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  • Writer's pictureKaris Rogerson

Book Review: SELF-MADE BOYS by Anna-Marie McLemore is Triumphant

In Anna-Marie McLemore's spin on The Great Gatsby, Nick Carraway is Nicolás Caraveo, a trans Latine boy from Wisconsin who heads out to New York to make a future for himself and maybe, just maybe, pay back his family. There he finds that his cousin Daisy Fabrega is known as Daisy Fay, alluring, white, and nearly-engaged to Tom Buchanan, whose racist family would be aghast to discover Daisy is brown.

Self-Made Boys is a triumph of a novel. Part of the Macmillan Remixed Classics series that has been blowing me away since its inception, McLemore's addition is heartbreaking and victorious, emotional and triumphant. It takes the known classic and flips it on its head with hard-hitting race, class, and queer conversations. In Self-Made Boys, the stakes are high as the characters whirl through glittering parties and make secret plans. There's intrigue and secrecy and the book will keep you on the edge of your seat as you tear through the pages.

I loved this book so, so much. I never connected on an emotional level to The Great Gatsby, but this book? This book took hold of my heart and reeled me in from the beginning. Nicolás is a propulsive narrator, driven by his desire to show his appreciation for his family back home. Daisy is larger than life, Gatsby is a boy both broken and made whole, and Jordan is possibly my favorite character.

This book doesn't shy away from creating queer characters in the 1920s in New York, whether they're gay, lesbian, or trans. They exist in the fabric of this story just as they exist in the fabric of history. Life as a queer person is different, but it's not impossible. I found that so beautifully enlightening, so wonderfully life-giving.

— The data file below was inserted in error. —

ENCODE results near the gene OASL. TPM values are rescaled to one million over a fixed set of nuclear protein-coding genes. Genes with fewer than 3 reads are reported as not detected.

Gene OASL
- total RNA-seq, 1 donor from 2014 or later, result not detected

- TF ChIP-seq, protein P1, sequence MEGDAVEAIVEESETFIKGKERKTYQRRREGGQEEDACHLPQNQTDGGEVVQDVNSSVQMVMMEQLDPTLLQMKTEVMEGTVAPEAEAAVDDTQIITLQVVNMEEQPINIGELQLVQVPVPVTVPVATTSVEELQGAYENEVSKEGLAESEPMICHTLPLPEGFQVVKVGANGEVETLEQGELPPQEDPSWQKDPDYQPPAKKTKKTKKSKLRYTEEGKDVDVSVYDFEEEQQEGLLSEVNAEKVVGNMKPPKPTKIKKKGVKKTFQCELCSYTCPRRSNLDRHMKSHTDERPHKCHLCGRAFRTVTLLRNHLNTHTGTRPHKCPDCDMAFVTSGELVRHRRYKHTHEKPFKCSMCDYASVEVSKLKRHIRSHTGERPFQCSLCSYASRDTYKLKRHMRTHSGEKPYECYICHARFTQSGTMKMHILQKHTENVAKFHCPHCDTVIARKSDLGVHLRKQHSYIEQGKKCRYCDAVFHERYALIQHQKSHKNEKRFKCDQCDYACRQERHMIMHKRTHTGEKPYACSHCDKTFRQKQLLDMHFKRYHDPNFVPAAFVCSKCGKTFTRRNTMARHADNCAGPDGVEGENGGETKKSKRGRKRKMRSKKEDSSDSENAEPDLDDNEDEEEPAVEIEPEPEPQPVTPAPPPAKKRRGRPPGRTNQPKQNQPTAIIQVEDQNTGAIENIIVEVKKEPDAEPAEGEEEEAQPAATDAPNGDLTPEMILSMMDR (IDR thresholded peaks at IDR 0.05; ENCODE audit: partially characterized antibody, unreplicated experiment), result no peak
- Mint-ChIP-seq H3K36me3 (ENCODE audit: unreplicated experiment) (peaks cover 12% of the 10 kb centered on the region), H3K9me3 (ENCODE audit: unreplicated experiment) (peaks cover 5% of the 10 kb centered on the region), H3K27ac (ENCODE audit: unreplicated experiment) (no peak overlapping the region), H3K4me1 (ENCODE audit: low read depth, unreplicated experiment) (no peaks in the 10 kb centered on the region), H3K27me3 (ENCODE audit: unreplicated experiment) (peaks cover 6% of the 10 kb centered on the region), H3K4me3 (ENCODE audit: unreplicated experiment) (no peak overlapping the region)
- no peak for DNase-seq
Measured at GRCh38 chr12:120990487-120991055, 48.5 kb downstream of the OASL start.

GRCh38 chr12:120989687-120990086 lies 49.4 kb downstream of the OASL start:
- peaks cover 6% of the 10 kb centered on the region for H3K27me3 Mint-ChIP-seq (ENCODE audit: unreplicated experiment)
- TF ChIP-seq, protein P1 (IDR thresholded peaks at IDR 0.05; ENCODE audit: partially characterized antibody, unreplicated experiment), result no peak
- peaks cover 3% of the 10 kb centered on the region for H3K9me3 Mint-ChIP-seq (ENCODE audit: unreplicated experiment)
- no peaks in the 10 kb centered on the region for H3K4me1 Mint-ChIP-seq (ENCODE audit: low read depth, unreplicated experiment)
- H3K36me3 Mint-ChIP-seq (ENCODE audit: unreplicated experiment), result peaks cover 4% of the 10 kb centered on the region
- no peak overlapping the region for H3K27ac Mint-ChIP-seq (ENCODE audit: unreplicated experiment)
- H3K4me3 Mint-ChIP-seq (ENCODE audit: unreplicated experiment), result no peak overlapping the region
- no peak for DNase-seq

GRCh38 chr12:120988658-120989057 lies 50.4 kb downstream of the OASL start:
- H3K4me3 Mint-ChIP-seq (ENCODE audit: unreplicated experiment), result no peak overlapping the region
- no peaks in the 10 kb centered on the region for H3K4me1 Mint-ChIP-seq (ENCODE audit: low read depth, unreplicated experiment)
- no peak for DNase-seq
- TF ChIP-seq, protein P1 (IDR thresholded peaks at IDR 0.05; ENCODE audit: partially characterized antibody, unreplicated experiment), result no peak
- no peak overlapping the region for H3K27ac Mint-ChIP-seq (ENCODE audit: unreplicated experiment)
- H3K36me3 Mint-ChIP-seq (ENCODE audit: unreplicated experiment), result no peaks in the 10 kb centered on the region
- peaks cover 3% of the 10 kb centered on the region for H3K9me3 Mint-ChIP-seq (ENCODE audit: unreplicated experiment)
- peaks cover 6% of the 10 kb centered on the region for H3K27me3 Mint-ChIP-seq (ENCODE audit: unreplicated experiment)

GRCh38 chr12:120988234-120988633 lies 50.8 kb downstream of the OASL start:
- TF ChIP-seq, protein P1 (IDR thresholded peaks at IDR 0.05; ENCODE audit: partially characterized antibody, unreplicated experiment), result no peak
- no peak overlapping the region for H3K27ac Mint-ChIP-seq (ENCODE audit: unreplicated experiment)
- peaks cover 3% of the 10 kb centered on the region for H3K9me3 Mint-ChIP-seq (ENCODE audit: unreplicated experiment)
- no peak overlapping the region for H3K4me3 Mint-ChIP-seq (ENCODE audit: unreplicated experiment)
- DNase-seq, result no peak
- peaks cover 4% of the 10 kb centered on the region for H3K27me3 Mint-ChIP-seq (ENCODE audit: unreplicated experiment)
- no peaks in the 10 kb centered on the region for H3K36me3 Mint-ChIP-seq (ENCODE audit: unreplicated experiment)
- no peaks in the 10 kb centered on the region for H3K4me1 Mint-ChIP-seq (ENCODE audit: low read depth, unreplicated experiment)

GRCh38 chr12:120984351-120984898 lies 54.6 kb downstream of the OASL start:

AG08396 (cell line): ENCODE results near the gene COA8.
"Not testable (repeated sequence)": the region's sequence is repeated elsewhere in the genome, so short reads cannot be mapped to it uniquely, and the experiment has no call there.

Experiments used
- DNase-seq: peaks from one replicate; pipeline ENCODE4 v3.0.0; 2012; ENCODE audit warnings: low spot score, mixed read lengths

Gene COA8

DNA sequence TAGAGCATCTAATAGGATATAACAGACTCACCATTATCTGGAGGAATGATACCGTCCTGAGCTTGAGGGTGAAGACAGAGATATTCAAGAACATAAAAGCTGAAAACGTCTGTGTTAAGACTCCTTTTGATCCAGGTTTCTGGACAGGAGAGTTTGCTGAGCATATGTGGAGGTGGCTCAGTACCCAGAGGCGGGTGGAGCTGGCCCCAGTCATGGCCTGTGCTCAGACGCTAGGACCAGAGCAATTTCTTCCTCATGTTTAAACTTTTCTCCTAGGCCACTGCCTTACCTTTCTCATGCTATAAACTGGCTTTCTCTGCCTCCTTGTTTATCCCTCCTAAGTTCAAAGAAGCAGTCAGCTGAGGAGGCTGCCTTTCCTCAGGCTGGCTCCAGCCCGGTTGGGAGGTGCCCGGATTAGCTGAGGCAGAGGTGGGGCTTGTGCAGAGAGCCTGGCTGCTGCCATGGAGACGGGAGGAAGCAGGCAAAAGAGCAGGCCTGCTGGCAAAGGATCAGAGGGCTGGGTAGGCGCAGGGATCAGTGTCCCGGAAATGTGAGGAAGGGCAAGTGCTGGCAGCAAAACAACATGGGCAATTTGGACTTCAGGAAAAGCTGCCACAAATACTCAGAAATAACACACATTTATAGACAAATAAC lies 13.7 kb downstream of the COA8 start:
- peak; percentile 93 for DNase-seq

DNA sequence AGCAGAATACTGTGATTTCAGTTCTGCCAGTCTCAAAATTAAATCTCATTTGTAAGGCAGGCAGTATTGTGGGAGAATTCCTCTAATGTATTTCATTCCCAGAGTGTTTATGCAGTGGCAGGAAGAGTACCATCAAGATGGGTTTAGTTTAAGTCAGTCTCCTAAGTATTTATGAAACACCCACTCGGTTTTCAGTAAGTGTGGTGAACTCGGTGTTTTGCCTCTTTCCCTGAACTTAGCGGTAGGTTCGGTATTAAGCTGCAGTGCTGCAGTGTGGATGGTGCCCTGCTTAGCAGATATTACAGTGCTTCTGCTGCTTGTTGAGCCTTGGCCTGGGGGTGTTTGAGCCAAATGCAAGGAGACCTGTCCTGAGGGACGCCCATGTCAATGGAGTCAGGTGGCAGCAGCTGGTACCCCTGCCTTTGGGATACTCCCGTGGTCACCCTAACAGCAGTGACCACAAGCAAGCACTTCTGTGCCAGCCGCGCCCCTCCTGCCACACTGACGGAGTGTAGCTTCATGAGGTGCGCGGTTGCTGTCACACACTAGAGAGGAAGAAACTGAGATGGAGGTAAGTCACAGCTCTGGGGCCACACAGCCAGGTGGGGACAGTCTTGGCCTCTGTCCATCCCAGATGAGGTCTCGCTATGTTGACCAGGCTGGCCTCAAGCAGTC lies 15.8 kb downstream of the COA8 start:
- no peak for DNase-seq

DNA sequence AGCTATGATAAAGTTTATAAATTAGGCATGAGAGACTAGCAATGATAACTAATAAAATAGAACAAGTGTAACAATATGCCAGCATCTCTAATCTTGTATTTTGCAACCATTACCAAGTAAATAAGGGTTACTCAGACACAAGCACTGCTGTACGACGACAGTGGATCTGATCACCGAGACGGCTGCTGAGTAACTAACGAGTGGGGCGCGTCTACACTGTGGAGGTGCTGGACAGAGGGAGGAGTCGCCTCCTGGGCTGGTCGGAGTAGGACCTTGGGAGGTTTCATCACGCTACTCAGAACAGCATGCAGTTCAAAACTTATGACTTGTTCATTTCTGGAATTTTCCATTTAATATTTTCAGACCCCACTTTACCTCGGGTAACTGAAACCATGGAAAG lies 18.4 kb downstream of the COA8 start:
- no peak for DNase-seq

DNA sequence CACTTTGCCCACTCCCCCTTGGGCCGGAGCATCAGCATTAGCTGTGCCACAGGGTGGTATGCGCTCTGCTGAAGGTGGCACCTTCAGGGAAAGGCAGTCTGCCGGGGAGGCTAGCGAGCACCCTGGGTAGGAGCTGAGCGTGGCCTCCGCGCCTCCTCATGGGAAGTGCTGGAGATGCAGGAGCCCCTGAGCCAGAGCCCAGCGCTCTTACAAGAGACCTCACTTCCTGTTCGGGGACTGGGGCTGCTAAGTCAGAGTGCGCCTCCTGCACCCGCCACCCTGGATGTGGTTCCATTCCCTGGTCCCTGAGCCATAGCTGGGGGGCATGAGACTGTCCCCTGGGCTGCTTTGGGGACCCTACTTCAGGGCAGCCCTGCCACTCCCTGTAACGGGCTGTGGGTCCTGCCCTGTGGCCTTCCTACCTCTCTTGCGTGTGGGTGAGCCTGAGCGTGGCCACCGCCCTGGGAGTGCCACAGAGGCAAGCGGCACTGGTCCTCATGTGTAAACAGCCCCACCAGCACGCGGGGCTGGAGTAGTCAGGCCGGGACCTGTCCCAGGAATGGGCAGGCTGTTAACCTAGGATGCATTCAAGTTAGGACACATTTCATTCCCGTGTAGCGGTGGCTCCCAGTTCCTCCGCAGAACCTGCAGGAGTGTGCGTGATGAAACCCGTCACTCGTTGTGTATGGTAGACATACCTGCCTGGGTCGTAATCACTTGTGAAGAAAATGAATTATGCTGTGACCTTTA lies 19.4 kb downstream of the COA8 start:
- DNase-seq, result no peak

The twists and changes made from the original bring this story to life in ways I couldn't have imagined. The ending was baked into the beginning, into the characters' very histories. It's a book so brilliant I can't even comprehend how another human came up with it because it feels divine.

If you're looking for a well-known story that flips what you think you know on its head, paired with writing so gorgeous I could live on it and be satisfied, and a super queer, very brown story, I highly recommend Self-Made Boys. I think this book is everything.

I continue to be impressed with the Remixed Classics series, which has tapped some of the best authors out there to write YA reimaginings of classics. I adored So Many Beginnings, fell head over heels into the world of A Clash of Steel, and want to live forever among the pages of Travelers Along the Way. And now Self-Made Boys has arrived to fill my soul and wreck my heart. I highly encourage you to find your own copy today (that is an affiliate link to Bookshop, meaning if you use it I may get a small commission). You'll never regret reading a McLemore book, and this one is simply stunning.

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